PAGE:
"The Adam Project" stars Ryan Reynolds, Mark Ruffalo, Jennifer Garner, Walker Scobell, Catherine Keener, and Zoe Saldana. Released on Netflix on March 11, 2022, the film has a man seeking the help of his younger self to save his future.
The film was directed by Shawn Levy, who also directed films such as "Big Fat Liar", "Night at the Museum", "Real Steel", and "Free Guy". Have you ever dreamed about meeting the older version of yourself from the future? Well, that dream just became a reality…sort of. While we won't get a follow-up to last year's surprise hit, "Free Guy", for a while, that doesn't stop Ryan Reynolds and Shawn Levy from making another movie together. One that doesn't involve many video game references, for better or worse. Shawn Levy is no stranger to delivering some light-hearted comedies, especially for families, but he also doesn't shy away from providing some dramatic affairs, including the ones in the science fiction department. This film appears to be another example of the latter as the filmmaker attempts to continue Reynolds' success on Netflix. Since I loved what they did with "Free Guy", there was no way I would pass up on something like this. With that said, let's see if this latest sci-fi movie serves as solid counter-programming in the streaming world.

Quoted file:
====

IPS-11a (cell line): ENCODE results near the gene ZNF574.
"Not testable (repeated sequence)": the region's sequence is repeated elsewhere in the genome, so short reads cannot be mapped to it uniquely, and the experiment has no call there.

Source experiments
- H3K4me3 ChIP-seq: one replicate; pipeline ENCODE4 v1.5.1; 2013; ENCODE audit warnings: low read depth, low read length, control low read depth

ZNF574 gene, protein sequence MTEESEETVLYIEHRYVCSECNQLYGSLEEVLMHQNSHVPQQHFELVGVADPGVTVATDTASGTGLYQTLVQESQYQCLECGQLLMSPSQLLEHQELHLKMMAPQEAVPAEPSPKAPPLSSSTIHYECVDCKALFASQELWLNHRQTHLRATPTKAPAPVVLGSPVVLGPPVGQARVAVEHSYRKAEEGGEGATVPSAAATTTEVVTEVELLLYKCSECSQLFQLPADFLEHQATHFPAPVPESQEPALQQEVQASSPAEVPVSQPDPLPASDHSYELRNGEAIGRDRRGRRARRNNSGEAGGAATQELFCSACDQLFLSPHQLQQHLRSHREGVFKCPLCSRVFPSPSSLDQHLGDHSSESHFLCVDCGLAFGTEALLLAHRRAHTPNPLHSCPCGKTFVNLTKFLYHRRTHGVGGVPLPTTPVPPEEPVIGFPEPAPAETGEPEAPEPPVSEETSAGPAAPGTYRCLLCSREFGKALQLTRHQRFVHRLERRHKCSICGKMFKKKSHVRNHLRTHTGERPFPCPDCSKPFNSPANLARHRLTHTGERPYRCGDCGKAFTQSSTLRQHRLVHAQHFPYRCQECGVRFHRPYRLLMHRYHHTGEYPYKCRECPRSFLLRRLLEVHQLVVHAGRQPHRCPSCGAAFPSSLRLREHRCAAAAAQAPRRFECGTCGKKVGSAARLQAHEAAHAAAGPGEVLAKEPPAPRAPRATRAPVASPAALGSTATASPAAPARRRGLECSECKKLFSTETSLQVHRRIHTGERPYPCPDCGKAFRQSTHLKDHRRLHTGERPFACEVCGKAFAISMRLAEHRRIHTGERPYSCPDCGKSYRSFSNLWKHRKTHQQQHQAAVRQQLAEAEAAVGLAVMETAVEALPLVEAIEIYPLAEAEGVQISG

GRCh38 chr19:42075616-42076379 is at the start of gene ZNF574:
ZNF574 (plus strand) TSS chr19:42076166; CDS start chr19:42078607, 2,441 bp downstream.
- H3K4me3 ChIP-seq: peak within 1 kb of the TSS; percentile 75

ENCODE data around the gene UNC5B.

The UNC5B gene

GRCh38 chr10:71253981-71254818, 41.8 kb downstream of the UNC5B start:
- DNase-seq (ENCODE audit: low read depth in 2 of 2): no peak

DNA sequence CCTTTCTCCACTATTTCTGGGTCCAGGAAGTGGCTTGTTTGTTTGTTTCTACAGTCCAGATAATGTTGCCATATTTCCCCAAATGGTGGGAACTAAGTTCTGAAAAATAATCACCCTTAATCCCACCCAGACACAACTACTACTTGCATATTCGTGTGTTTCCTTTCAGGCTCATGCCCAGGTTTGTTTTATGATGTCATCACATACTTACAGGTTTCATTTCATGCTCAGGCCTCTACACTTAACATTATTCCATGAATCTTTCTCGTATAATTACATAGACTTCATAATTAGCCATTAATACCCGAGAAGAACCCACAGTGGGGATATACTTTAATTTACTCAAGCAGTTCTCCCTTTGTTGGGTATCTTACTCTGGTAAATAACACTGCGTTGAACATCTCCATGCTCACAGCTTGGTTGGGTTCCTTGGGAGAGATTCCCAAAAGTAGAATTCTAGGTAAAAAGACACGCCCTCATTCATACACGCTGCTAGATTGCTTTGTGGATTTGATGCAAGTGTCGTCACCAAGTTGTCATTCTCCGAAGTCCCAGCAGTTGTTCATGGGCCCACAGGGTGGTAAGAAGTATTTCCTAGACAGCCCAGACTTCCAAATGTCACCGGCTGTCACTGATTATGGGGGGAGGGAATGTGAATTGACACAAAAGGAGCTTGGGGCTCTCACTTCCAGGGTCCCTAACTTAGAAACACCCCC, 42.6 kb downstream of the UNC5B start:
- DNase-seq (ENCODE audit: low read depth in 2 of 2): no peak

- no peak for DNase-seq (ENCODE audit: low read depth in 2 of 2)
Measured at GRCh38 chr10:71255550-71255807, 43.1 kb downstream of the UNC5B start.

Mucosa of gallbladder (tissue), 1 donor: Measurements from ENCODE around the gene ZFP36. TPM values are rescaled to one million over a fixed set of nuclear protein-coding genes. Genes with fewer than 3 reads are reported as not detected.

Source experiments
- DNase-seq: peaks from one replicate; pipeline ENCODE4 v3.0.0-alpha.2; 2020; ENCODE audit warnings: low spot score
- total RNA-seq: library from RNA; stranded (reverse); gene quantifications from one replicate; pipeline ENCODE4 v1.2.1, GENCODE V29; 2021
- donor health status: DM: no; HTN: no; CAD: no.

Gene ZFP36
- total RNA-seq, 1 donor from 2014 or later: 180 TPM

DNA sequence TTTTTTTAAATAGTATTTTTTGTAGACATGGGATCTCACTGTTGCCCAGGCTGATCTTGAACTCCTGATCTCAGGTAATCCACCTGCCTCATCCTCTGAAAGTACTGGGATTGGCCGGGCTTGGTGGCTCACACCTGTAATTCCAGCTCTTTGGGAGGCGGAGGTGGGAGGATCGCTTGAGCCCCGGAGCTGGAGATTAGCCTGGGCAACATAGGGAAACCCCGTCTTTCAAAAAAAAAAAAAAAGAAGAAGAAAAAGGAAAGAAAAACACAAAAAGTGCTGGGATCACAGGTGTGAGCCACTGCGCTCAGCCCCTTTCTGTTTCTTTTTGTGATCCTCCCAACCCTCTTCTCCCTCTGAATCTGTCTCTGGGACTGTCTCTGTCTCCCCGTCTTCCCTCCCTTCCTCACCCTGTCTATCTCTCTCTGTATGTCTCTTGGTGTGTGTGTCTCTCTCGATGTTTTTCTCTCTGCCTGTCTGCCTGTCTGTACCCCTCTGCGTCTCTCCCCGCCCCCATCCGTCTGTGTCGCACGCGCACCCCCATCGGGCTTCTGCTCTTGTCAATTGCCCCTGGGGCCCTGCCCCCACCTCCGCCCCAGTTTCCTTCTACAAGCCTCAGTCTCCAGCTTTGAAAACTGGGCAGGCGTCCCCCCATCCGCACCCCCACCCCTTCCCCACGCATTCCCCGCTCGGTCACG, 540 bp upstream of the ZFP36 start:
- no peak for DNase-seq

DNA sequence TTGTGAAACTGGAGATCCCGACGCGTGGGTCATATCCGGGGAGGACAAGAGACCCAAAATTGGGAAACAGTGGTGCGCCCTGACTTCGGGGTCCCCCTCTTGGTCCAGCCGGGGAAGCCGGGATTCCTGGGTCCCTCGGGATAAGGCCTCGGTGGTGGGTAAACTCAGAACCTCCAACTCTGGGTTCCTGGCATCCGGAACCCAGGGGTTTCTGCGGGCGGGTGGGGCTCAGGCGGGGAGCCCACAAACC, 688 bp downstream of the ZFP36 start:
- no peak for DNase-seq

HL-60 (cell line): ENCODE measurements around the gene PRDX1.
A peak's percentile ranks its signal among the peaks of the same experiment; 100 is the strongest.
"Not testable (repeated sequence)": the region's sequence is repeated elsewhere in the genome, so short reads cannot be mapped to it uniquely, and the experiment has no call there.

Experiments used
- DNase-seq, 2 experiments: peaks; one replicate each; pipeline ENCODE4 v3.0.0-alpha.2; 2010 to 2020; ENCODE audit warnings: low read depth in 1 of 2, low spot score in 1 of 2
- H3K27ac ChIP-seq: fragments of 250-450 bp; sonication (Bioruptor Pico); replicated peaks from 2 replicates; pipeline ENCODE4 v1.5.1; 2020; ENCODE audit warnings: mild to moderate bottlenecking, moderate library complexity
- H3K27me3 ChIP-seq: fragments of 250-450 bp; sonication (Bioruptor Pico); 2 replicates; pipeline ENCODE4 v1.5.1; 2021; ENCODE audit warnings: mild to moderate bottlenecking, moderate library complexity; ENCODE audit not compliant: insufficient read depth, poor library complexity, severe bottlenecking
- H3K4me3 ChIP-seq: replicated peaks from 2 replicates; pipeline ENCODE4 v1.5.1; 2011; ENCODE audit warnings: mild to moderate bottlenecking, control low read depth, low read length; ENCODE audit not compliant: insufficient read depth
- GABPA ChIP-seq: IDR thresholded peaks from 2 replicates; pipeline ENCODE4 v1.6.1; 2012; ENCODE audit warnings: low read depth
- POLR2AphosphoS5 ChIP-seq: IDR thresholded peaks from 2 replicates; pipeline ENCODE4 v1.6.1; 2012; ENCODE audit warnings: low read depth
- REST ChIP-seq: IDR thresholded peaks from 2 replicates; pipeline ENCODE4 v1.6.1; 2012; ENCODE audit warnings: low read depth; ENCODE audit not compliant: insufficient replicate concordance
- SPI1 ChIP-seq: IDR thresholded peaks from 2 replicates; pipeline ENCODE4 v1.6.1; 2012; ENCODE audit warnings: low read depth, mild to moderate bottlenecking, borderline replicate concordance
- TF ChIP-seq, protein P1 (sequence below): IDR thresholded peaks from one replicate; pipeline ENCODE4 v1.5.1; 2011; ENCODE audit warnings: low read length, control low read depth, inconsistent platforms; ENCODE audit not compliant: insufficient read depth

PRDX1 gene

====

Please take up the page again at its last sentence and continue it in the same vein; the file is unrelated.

The film centers on Adam Reed (Reynolds), a fighter pilot from a dystopian 2050. He steals a time jet to escape from those who want him dead and sets off on a rescue mission to 2018. However, Adam accidentally crash-lands in 2022 instead, where he encounters the younger version of himself (Scobell). Here, the younger Adam struggles with the recent death of his father Louis (Ruffalo). The two Adams team up to fix their future and avoid capture by a powerful businesswoman named Maya Sorian (Keener) and her security enforcer Christos (Alex Mallari Jr.).
The movie has two types of plots that Levy has to juggle to craft a fun experience for his viewers. One is an action-packed time-traveling adventure centering on Ryan Reynolds joining forces with his younger self to save their future. The other is a drama about them coping with the loss of their father and letting go of the pain that affected them. I always appreciate movies that have something to say, but I also like watching fun action films with a goofy banter or two between the characters. When a film like this has both of these things, it's either going to be something special or a tonal mess, depending on the execution. Luckily, Shawn Levy has experience with these elements in his previous projects, mainly science fiction and drama, so I'm not entirely worried about it. I just want to have a good time seeing Reynolds kick butt and be his charismatic self. Unsurprisingly, that's what I got. Was it as great as "Free Guy"? Not really, but it's a thrilling and slickly visualized piece of sci-fi entertainment regardless.